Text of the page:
Fianna Fáil TD Jim O'Callaghan said the issue of Irish Water is a major issue of difference between the parties, and it should be dealt with at the outset of talks between them today.
Talks between Fine Gael and Fianna Fáil on the formation of a minority Government are reconvening today.
Deputy O'Callaghan said: "Fianna Fáil's position was clear in our manifesto (where) we said Irish Water the company should be abolished and we stated water charges should be abolished or suspended for the period of the Dáil while the (new) infrastructure is put in place.
"It's a major issue of difference between the two parties. I think it should be dealt with at the outset (of talks). The alternative is we just let that issue drift and it's dealt with on the floor of the Dáil in a month or so's time."
Meanwhile, acting Fine Gael Minister Paschal Donohoe, said the party will stand over the continued existence of Irish Water.
"We're very clear on the principle here. We want to stand over the continued existence of Irish Water (and) the continued existence of asking people to make a contribution for their water," he said.
"We will be engaging with Fianna Fáil on how that can be delivered, but we believe it must be delivered."
Today's talks come after Fianna Fáil last night admitted defeat in its own attempts to form a government led by Micheál Martin .
Fianna Fáil TDs have now agreed to re-enter talks with the party's historical rival, to "facilitate a minority government" with Enda Kenny in charge.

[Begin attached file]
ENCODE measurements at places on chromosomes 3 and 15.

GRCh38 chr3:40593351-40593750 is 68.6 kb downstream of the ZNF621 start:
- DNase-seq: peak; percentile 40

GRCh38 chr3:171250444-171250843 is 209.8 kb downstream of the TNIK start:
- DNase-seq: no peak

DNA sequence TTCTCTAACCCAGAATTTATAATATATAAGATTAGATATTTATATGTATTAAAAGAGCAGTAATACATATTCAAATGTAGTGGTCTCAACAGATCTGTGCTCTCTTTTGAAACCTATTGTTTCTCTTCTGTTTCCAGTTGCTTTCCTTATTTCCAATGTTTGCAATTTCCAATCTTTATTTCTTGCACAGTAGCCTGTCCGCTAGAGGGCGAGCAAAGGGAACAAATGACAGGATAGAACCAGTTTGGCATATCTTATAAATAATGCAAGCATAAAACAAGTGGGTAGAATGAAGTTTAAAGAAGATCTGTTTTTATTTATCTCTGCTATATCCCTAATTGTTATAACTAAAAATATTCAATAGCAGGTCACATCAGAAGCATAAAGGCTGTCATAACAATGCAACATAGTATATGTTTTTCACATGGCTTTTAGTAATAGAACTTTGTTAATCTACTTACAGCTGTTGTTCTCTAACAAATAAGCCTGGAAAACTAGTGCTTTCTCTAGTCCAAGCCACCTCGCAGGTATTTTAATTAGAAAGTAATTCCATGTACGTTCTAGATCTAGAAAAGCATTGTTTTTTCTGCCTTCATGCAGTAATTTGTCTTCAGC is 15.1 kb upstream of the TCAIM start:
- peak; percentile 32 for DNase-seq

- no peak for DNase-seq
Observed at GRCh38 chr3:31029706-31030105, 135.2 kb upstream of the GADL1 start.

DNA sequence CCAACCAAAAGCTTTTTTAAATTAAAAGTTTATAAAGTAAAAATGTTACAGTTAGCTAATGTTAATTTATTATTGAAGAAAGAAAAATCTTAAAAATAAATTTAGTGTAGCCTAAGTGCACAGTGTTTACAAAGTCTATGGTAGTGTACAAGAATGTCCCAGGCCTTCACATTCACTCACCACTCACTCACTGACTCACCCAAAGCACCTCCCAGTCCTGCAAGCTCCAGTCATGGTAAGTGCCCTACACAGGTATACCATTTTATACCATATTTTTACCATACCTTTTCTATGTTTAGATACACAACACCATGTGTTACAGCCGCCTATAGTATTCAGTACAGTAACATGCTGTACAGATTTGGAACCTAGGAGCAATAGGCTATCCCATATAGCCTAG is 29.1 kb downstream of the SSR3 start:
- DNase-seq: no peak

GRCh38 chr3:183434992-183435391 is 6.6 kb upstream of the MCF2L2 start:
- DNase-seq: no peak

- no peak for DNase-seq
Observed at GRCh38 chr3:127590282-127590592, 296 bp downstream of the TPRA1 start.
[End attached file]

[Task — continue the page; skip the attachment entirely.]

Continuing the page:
If this process fails, a second general election will be held.
However, significant gaps remain in policy, and Micheál Martin said he was doubtful about whether the process can be completed.
In addition, Fianna Fáil said the minority Government "must include others", suggesting the inclusion of between six and eight of the Independents and others who have been abstaining in votes.
Fianna Fáil is unlikely to sign any documents today committing to a timeframe for such a government.
The meeting of the Fiann Fáil parliamentary party last night urged negotiators not to sign anything, not to have a document committing to a timeframe or number of budgets that the government would last for, and to stick to supporting the Fine Gael-led government on a case-by-case basis.
The Independents who have abstained are adamant that they want to see a firm commitment on three budgets being delivered.